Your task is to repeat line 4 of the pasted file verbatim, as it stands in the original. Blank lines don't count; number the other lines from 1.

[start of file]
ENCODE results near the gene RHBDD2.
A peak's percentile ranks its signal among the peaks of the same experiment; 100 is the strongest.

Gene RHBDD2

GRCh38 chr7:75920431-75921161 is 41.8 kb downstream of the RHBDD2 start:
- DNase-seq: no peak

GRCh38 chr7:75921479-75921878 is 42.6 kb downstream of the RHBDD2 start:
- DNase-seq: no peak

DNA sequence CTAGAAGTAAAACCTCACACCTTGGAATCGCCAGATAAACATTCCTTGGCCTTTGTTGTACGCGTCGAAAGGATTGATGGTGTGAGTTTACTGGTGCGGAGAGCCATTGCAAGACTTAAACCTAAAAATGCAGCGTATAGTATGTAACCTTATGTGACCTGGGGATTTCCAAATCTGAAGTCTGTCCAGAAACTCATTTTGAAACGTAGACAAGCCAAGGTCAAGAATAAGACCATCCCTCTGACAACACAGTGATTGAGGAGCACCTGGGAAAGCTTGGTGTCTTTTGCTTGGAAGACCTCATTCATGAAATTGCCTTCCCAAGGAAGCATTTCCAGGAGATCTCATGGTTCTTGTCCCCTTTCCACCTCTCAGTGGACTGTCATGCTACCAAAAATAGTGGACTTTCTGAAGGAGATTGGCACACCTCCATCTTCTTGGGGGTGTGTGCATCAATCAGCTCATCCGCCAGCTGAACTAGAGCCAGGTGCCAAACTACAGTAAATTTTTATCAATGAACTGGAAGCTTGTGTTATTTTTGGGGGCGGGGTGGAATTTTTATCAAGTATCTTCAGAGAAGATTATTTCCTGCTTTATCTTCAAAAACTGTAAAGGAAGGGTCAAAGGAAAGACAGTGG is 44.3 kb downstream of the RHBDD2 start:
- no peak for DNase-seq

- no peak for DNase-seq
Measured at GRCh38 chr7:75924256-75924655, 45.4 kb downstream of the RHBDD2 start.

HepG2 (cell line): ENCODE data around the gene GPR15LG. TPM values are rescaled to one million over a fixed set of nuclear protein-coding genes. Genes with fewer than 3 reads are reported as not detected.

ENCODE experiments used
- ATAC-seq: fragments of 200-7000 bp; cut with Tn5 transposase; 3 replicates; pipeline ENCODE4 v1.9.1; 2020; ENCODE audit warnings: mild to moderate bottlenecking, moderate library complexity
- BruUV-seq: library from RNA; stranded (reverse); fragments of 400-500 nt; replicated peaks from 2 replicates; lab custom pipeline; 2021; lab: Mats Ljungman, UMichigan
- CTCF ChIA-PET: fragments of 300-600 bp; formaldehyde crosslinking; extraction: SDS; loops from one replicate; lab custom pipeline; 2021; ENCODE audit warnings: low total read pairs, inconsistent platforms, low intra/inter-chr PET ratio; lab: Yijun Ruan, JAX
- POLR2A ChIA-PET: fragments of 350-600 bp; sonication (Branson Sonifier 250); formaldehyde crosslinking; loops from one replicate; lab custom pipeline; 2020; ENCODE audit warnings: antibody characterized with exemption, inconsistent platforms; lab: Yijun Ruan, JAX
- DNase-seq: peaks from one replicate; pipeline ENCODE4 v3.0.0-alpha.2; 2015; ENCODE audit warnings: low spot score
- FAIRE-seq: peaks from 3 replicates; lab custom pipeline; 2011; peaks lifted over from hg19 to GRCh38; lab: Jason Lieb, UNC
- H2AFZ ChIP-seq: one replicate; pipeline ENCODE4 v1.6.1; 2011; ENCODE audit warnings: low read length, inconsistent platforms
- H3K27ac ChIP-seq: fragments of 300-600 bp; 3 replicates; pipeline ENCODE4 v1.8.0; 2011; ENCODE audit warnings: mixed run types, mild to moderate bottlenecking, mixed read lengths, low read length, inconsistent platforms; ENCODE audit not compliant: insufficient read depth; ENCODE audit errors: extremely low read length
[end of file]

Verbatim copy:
GRCh38 chr7:75920431-75921161 is 41.8 kb downstream of the RHBDD2 start: